The Royal Chapel of Versailles Castle is the last major building of Louis XIV for his Palace. It impresses with its elegance and elevation borrowed from Gothic architecture, the magnificence of its decoration and the incredible technical quality of its realization. Throughout the construction period, which lasted from 1687 to 1710, the architectural project matured slowly and found its final shape thanks to the architect Jules Hardouin-Mansart. Influenced by ultramontane architecture, the building is nevertheless part of the great French tradition of palatine chapels and appears as a manifesto of modernity. 

In all respects, this building is one of the most striking in the whole field, one of the most accomplished and one of the least transformed. The Ateliers Saint Jacques have been in charge of the Chapel bays and wrought ironwork restoration for a year and a half. 

These bays – about eleven meters high – are authentic masterpieces of the early eighteenth century French blacksmith.  From a visionary design, incorporating modern systems still used today, they are the case supporting the stained glass windows that make the space so incredibly bright. Without the use of this ironwork technology, opening such bayes in clear lanes would have been impossible. Here, the art of the master glassmakers is sublimated by the talent of the masters iron-workers, thus conveying to Versailles a crown of light.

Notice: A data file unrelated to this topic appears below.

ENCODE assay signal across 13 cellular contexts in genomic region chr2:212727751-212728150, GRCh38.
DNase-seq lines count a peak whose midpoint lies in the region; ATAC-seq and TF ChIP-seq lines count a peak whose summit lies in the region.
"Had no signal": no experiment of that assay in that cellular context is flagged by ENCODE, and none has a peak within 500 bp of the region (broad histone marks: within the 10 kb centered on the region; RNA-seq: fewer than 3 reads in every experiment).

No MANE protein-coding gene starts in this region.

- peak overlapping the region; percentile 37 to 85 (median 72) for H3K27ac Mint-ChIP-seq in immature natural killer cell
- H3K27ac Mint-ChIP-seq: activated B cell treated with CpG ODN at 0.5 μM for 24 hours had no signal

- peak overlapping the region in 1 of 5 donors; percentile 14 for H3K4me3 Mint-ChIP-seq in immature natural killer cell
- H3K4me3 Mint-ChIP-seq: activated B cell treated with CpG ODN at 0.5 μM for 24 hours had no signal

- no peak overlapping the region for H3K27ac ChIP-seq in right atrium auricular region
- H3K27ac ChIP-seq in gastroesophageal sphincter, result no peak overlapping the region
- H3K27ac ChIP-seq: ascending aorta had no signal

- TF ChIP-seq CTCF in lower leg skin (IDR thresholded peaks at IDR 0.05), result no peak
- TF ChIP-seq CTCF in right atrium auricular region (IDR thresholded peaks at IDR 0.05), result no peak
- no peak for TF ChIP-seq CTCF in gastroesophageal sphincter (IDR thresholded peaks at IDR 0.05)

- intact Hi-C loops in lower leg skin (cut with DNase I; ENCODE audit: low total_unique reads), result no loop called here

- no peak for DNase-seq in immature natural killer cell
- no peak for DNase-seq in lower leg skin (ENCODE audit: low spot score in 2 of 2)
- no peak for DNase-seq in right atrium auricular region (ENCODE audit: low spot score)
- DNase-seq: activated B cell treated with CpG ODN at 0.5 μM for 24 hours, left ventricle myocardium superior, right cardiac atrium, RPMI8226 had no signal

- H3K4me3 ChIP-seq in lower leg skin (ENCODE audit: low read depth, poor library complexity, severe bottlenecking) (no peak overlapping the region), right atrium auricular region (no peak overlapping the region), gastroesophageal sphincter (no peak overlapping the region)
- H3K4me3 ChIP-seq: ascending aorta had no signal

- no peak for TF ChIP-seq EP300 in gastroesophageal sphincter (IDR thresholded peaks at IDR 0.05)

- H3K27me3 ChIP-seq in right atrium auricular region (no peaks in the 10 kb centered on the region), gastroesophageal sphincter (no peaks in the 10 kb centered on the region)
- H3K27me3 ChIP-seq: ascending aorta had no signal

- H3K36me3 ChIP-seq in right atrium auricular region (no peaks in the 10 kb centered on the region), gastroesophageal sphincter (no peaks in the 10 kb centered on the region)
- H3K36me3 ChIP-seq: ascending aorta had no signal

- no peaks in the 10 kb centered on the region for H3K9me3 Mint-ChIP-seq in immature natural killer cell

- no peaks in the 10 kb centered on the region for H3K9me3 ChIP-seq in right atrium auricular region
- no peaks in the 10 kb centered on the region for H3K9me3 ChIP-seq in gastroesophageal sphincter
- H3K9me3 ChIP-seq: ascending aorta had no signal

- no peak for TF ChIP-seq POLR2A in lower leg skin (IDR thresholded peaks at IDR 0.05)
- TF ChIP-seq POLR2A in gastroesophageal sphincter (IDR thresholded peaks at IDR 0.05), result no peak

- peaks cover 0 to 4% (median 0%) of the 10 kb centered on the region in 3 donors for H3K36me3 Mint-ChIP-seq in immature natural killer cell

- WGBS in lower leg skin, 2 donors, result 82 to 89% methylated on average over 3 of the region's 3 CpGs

It is therefore with great respect and pride that the Ateliers Saint-Jacques dismantle, inventory, restore and reinstall the irons of these works. Rusty elements are cleaned, twisted irons are returned to their original shape and the missing pieces are reforged. 

This project is a feat for the Ateliers Saint-Jacques metal workshops. It is the result of nearly six months of research, conducted by their design office in partnership with engineering teams and architects of historic monuments. During this pre-restoration stage, they inventoried each glass, dating and examining it, and inspected each screw or bolt. This is how they recounted nearly 300 years of successive restorations, some more successful than others, before deciding what direction to give to their own work. Because this new restoration is the most important since the construction of the bays: from the preparatory work to the final gilding, through the dismantling of the original stained glass windows or the restoration of worn out beadwork. The companions* work to give them back their original shape, inch by inch. They try to take into account all the issues related to the restoration of a monument of such importance.  They work therefore with great rigor and extreme minutia. They are aware that by touching these works they touch the most valuable heritage of France, thus being inscribed in its History, its conservation, and its future.